83rd Annual

Thursday, 13 February 2003
On the significance of hot towers, vortex tube stretching, low-level vortex mergers, and vortex Rossby waves in tropical cyclogenesis
Michael T. Montgomery, Colorado State University, Fort Collins, Colorado; and M. N. Nicholls, T. Cram, A. Saunders, and P. D. Reasor
In this talk we summarize current research examining the problem of tropical cyclogenesis in both idealized and realistic environments. With only modest background cyclonic vorticity supplied either by an elevated mesoscale convective vortex or a low-level tropical disturbance we find that convective "hot towers" and the vertically extensive mesovortices generated by them constitute the primary building blocks of a tropical cyclone. We believe the tropical cyclogenesis problem is thus essentially one of assembling and axisymmetrizing the vorticity anomalies generated by the deep convective hot towers.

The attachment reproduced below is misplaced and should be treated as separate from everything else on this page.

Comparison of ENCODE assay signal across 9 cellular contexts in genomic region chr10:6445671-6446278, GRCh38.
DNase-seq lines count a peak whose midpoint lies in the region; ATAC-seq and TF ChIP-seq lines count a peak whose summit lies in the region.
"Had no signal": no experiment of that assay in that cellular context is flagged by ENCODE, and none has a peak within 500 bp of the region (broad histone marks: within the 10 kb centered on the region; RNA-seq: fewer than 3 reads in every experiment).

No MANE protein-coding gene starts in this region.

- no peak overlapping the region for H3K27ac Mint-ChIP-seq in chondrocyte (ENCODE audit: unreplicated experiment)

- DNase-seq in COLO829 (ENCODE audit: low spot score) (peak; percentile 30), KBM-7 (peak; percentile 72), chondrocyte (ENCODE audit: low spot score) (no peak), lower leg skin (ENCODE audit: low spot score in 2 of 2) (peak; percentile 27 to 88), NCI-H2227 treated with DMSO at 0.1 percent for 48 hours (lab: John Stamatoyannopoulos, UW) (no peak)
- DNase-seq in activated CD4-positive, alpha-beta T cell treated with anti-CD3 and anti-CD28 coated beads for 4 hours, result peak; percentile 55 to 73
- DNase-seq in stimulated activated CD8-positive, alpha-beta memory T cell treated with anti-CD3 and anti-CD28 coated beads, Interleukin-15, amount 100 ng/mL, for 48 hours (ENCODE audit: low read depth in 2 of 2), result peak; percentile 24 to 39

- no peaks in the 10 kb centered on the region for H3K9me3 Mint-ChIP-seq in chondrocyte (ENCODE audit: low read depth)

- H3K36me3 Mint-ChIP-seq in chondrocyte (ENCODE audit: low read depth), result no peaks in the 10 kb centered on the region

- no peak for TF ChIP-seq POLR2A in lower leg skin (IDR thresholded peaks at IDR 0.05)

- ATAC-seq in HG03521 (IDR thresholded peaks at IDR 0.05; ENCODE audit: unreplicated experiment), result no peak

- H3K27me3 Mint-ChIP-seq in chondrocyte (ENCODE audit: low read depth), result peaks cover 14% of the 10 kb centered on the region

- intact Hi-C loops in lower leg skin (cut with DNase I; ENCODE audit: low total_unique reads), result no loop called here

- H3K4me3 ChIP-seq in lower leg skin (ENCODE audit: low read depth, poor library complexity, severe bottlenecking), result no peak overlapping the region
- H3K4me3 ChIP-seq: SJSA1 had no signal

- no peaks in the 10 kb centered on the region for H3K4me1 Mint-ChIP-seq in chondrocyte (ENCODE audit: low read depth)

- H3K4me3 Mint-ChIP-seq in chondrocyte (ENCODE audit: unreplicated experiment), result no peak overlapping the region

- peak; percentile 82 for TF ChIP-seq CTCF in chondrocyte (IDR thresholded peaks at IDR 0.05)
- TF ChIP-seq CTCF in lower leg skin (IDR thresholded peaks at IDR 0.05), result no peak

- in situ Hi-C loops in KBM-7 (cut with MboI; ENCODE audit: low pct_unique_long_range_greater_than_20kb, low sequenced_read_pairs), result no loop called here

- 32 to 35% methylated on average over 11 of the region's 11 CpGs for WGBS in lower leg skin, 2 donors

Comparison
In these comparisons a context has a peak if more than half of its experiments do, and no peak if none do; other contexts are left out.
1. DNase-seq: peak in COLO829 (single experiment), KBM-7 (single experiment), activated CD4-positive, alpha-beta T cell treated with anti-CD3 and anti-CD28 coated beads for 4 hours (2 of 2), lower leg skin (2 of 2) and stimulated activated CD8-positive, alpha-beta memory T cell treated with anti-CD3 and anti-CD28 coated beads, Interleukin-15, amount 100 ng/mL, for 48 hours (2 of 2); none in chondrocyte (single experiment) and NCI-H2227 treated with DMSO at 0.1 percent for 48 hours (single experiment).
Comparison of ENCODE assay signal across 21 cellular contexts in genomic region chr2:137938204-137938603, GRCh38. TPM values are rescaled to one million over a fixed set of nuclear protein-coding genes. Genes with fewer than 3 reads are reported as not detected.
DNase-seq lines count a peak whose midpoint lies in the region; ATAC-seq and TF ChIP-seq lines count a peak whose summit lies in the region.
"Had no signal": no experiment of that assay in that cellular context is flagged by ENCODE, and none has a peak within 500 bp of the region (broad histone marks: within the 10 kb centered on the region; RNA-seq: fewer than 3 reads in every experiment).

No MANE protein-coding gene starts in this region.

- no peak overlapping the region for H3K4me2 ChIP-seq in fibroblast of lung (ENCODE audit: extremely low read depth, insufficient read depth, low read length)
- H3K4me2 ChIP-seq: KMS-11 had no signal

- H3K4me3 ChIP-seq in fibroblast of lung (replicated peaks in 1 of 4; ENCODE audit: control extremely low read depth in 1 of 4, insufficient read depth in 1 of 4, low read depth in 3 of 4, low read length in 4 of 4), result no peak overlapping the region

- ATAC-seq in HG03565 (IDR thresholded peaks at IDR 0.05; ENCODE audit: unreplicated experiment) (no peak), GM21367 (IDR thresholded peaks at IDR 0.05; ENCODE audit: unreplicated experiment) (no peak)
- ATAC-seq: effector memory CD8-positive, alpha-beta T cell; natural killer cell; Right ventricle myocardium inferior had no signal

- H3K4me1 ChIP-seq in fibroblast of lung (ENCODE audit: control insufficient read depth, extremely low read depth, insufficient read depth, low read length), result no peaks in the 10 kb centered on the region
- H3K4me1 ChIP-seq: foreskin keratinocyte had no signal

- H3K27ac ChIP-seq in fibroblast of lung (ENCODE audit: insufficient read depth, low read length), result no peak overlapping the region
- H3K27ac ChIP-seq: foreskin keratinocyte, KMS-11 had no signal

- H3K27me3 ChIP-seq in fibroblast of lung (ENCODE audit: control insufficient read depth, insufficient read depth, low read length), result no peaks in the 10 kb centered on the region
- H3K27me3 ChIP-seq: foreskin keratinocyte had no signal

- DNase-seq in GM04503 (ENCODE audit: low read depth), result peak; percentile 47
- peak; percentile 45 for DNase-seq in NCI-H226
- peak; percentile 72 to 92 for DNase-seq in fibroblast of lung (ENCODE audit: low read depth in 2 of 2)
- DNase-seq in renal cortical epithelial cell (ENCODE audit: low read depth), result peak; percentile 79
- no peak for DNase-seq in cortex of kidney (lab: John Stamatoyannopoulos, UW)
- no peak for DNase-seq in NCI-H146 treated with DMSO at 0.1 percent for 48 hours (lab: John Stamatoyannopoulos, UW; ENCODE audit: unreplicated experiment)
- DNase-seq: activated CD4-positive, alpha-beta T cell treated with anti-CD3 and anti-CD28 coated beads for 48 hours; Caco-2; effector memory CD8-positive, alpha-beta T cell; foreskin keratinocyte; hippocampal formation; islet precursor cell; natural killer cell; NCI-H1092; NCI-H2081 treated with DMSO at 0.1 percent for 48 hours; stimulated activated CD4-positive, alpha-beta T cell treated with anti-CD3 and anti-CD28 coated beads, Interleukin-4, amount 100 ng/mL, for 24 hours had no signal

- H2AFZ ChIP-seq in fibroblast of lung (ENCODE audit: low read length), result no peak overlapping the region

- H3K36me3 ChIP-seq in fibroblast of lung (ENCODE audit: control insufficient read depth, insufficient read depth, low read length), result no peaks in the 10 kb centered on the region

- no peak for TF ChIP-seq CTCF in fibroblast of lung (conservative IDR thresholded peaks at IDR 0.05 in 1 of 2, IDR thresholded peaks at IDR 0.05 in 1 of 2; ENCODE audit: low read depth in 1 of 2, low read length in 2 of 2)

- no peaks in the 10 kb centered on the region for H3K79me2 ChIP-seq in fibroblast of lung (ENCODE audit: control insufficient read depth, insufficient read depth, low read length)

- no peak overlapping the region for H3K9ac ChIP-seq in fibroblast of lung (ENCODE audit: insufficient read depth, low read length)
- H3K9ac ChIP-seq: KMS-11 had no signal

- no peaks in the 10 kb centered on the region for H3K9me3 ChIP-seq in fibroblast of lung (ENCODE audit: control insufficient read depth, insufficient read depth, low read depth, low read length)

The idea of mesoscale organization via the generation of vortical hot towers and their merger/axisymmetrization is motivated by recent satellite and airborne Doppler radar observations and diagnostic analyses of high-resolution cloud-resolving numerical simulation experiments using both MM5 and RAMS. The idea is supported through the application of balanced diagnoses and local tangential momentum budgets centered on key organizational "events" during the high-resolution numerical simulations.

Although we focus primarily here on the intrinsic mesoscale organizational processes in relatively ideal (favorable) environments, we believe insight derived from this research will prove useful in understanding how these organizational processes are hampered in more hostile "storm killer" environments, such as high vertical shear of the ambient flow.

Future theoretical and observational tests of the vortical hot tower theory are proposed.

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